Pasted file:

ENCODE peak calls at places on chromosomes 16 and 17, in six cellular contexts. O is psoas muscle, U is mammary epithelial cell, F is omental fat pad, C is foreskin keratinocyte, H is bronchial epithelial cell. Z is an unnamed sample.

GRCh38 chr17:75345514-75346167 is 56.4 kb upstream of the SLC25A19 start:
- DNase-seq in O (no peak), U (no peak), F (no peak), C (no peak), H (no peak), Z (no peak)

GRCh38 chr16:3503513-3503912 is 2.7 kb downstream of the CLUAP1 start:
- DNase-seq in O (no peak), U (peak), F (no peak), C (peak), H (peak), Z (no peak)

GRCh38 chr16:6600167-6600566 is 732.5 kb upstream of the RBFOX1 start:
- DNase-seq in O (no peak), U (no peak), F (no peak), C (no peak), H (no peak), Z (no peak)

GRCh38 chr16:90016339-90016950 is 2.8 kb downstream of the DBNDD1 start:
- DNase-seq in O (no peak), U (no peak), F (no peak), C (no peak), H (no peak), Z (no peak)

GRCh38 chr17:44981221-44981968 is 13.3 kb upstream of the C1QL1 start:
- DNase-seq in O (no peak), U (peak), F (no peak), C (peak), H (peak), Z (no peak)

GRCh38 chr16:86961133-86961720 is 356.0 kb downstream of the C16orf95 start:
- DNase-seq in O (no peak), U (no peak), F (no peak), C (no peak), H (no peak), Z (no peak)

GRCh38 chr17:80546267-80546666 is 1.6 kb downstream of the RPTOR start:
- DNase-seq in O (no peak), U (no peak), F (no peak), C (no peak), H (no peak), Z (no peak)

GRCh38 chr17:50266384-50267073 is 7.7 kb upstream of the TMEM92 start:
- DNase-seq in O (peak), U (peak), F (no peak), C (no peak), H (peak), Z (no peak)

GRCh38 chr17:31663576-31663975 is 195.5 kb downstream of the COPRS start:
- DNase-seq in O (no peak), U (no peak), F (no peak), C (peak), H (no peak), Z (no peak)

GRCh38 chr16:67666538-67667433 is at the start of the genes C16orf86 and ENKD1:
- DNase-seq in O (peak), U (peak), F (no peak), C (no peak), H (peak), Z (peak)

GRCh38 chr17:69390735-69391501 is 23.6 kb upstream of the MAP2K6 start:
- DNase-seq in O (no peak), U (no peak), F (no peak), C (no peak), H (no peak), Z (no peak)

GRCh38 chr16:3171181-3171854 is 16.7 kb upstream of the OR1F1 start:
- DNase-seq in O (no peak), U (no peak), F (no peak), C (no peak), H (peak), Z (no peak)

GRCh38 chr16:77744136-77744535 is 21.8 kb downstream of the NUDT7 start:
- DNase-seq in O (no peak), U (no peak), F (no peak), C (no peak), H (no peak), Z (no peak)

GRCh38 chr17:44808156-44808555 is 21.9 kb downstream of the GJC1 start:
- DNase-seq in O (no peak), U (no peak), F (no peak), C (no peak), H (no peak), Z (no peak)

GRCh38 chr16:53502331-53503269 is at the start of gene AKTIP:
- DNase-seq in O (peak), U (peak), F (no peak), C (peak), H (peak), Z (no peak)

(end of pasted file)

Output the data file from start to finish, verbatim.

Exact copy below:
ENCODE peak calls at places on chromosomes 16 and 17, in six cellular contexts. O is psoas muscle, U is mammary epithelial cell, F is omental fat pad, C is foreskin keratinocyte, H is bronchial epithelial cell. Z is an unnamed sample.

GRCh38 chr17:75345514-75346167 is 56.4 kb upstream of the SLC25A19 start:
- DNase-seq in O (no peak), U (no peak), F (no peak), C (no peak), H (no peak), Z (no peak)

GRCh38 chr16:3503513-3503912 is 2.7 kb downstream of the CLUAP1 start:
- DNase-seq in O (no peak), U (peak), F (no peak), C (peak), H (peak), Z (no peak)

GRCh38 chr16:6600167-6600566 is 732.5 kb upstream of the RBFOX1 start:
- DNase-seq in O (no peak), U (no peak), F (no peak), C (no peak), H (no peak), Z (no peak)

GRCh38 chr16:90016339-90016950 is 2.8 kb downstream of the DBNDD1 start:
- DNase-seq in O (no peak), U (no peak), F (no peak), C (no peak), H (no peak), Z (no peak)

GRCh38 chr17:44981221-44981968 is 13.3 kb upstream of the C1QL1 start:
- DNase-seq in O (no peak), U (peak), F (no peak), C (peak), H (peak), Z (no peak)

GRCh38 chr16:86961133-86961720 is 356.0 kb downstream of the C16orf95 start:
- DNase-seq in O (no peak), U (no peak), F (no peak), C (no peak), H (no peak), Z (no peak)

GRCh38 chr17:80546267-80546666 is 1.6 kb downstream of the RPTOR start:
- DNase-seq in O (no peak), U (no peak), F (no peak), C (no peak), H (no peak), Z (no peak)

GRCh38 chr17:50266384-50267073 is 7.7 kb upstream of the TMEM92 start:
- DNase-seq in O (peak), U (peak), F (no peak), C (no peak), H (peak), Z (no peak)

GRCh38 chr17:31663576-31663975 is 195.5 kb downstream of the COPRS start:
- DNase-seq in O (no peak), U (no peak), F (no peak), C (peak), H (no peak), Z (no peak)

GRCh38 chr16:67666538-67667433 is at the start of the genes C16orf86 and ENKD1:
- DNase-seq in O (peak), U (peak), F (no peak), C (no peak), H (peak), Z (peak)

GRCh38 chr17:69390735-69391501 is 23.6 kb upstream of the MAP2K6 start:
- DNase-seq in O (no peak), U (no peak), F (no peak), C (no peak), H (no peak), Z (no peak)

GRCh38 chr16:3171181-3171854 is 16.7 kb upstream of the OR1F1 start:
- DNase-seq in O (no peak), U (no peak), F (no peak), C (no peak), H (peak), Z (no peak)

GRCh38 chr16:77744136-77744535 is 21.8 kb downstream of the NUDT7 start:
- DNase-seq in O (no peak), U (no peak), F (no peak), C (no peak), H (no peak), Z (no peak)

GRCh38 chr17:44808156-44808555 is 21.9 kb downstream of the GJC1 start:
- DNase-seq in O (no peak), U (no peak), F (no peak), C (no peak), H (no peak), Z (no peak)

GRCh38 chr16:53502331-53503269 is at the start of gene AKTIP:
- DNase-seq in O (peak), U (peak), F (no peak), C (peak), H (peak), Z (no peak)